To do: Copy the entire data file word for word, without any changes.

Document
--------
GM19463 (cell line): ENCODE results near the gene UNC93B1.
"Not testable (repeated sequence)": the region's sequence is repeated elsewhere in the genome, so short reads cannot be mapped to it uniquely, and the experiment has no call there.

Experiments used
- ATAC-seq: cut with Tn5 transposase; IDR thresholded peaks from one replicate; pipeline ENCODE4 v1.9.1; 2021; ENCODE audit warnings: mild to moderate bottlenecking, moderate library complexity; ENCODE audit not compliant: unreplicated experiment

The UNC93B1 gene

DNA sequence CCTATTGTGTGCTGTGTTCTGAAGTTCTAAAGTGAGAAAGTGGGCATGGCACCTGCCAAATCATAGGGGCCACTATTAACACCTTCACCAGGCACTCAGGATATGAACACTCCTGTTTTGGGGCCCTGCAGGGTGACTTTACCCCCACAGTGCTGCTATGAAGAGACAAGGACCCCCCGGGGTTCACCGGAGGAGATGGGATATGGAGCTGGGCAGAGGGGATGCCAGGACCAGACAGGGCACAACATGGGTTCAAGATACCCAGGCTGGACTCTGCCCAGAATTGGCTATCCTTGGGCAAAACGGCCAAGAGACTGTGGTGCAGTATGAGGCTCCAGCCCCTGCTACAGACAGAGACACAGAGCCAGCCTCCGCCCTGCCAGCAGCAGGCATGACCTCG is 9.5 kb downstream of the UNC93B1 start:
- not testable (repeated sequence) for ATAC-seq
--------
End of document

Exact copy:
GM19463 (cell line): ENCODE results near the gene UNC93B1.
"Not testable (repeated sequence)": the region's sequence is repeated elsewhere in the genome, so short reads cannot be mapped to it uniquely, and the experiment has no call there.

Experiments used
- ATAC-seq: cut with Tn5 transposase; IDR thresholded peaks from one replicate; pipeline ENCODE4 v1.9.1; 2021; ENCODE audit warnings: mild to moderate bottlenecking, moderate library complexity; ENCODE audit not compliant: unreplicated experiment

The UNC93B1 gene

DNA sequence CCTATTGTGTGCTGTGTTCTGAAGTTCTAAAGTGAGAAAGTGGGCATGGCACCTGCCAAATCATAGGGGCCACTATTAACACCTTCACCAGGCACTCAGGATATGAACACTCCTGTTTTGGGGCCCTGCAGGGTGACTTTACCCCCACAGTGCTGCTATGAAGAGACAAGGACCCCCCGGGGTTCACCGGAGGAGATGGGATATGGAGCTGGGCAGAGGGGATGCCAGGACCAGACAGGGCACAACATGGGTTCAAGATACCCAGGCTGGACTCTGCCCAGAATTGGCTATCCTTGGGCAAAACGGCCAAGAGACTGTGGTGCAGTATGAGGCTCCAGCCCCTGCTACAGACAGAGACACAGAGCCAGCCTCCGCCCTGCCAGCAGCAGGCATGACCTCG is 9.5 kb downstream of the UNC93B1 start:
- not testable (repeated sequence) for ATAC-seq